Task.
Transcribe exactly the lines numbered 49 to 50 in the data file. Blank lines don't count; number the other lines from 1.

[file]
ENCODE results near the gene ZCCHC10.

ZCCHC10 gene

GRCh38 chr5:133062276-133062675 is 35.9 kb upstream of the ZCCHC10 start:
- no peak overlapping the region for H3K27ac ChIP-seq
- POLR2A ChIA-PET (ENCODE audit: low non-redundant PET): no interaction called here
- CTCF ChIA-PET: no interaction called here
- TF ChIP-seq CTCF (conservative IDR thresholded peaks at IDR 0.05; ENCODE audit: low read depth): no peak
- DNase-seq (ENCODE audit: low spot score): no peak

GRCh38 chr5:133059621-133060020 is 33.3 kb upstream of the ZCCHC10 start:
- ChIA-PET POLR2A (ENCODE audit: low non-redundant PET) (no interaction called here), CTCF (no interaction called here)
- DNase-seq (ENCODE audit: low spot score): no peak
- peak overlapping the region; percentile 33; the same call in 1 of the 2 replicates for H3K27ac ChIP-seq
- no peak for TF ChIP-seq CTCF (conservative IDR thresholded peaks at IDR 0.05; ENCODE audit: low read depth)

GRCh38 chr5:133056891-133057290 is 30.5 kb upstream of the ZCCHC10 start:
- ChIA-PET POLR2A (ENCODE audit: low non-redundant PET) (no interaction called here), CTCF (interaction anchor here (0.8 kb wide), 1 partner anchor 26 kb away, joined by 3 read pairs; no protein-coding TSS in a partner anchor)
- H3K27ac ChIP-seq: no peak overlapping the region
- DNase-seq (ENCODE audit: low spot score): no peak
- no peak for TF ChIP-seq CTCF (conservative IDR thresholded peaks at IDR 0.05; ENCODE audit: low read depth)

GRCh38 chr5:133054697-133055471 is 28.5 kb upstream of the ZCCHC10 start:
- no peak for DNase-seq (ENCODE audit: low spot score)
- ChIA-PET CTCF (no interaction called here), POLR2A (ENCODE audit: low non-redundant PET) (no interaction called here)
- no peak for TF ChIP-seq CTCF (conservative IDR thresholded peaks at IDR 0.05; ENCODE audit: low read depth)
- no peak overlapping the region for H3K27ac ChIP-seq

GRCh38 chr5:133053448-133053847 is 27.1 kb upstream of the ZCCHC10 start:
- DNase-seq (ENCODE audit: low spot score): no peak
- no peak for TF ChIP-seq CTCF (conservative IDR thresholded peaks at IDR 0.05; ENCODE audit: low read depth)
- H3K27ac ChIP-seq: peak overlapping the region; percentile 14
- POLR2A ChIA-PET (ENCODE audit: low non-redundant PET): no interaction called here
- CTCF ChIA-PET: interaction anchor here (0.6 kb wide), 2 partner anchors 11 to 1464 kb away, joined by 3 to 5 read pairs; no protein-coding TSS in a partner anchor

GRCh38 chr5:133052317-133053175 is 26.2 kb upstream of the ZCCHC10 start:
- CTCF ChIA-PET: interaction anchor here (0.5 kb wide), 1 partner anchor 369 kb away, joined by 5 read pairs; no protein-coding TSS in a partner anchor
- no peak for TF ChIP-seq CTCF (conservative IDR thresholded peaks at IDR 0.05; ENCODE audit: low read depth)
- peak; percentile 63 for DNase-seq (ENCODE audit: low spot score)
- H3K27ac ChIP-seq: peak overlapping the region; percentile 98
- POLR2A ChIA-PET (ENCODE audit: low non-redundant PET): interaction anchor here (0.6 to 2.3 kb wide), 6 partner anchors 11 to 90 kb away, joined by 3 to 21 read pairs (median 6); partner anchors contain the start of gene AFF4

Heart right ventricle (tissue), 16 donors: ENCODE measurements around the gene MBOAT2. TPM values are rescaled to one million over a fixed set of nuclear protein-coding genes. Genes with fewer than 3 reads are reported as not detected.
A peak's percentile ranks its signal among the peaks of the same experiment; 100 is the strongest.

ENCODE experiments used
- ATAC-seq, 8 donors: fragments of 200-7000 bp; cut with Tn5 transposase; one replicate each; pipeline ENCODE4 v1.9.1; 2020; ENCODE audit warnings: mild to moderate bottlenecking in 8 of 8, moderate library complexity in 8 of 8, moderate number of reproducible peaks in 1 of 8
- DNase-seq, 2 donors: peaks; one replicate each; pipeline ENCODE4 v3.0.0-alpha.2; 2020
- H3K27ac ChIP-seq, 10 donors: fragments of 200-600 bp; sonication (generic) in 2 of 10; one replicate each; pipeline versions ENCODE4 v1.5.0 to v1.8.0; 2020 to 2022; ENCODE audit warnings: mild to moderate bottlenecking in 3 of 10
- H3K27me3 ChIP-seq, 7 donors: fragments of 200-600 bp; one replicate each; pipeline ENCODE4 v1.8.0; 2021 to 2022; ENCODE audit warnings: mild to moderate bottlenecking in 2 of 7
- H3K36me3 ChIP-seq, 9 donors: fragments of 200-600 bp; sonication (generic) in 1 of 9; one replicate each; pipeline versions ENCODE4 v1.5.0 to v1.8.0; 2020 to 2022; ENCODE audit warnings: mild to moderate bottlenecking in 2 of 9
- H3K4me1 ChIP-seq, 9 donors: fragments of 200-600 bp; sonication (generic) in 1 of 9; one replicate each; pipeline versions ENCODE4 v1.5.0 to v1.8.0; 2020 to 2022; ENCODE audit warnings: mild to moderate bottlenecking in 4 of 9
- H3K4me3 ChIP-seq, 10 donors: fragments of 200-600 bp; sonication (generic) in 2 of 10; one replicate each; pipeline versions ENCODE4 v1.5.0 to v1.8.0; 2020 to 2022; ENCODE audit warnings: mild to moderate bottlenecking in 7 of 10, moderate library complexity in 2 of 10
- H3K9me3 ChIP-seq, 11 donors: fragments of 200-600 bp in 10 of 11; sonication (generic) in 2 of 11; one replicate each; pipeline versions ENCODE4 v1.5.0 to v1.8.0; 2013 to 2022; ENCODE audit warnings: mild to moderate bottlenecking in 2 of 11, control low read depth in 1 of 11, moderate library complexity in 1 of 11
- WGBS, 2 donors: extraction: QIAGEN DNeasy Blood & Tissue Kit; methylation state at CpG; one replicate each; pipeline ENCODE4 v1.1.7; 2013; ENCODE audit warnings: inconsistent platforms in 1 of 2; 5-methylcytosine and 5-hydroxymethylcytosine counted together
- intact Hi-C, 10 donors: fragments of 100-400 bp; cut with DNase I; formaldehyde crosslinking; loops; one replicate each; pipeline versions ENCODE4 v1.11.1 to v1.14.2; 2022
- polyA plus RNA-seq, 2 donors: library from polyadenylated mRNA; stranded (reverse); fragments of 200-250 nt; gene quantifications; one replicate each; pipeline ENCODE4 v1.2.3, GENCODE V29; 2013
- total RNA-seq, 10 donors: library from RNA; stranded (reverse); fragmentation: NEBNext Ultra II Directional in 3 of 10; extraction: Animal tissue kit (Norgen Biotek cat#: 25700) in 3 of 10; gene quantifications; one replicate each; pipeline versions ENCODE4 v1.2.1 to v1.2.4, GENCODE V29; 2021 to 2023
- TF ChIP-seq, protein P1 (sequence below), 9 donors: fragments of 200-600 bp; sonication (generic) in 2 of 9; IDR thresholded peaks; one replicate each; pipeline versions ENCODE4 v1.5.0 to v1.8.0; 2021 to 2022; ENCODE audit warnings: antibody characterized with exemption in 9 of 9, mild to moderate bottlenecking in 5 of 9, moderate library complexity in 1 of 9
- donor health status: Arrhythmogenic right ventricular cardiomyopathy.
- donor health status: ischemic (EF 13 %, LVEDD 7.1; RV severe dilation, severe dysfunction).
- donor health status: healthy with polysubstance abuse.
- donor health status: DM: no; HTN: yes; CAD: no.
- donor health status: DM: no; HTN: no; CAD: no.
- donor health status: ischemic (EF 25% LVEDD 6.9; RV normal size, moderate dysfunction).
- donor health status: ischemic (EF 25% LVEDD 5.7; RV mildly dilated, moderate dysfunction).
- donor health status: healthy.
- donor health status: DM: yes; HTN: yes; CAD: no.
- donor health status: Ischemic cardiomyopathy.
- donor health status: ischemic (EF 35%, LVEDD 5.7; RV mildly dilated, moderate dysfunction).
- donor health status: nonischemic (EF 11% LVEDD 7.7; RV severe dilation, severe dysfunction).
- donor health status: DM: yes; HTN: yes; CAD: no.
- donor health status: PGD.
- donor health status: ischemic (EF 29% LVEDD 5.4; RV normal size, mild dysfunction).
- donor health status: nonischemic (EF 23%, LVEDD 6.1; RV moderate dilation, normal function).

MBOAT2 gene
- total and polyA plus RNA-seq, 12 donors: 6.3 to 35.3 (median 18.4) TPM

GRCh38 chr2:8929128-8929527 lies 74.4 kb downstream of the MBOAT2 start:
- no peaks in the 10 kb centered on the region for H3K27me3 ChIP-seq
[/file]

- polyA plus RNA-seq, 2 donors: library from polyadenylated mRNA; stranded (reverse); fragments of 200-250 nt; gene quantifications; one replicate each; pipeline ENCODE4 v1.2.3, GENCODE V29; 2013
- total RNA-seq, 10 donors: library from RNA; stranded (reverse); fragmentation: NEBNext Ultra II Directional in 3 of 10; extraction: Animal tissue kit (Norgen Biotek cat#: 25700) in 3 of 10; gene quantifications; one replicate each; pipeline versions ENCODE4 v1.2.1 to v1.2.4, GENCODE V29; 2021 to 2023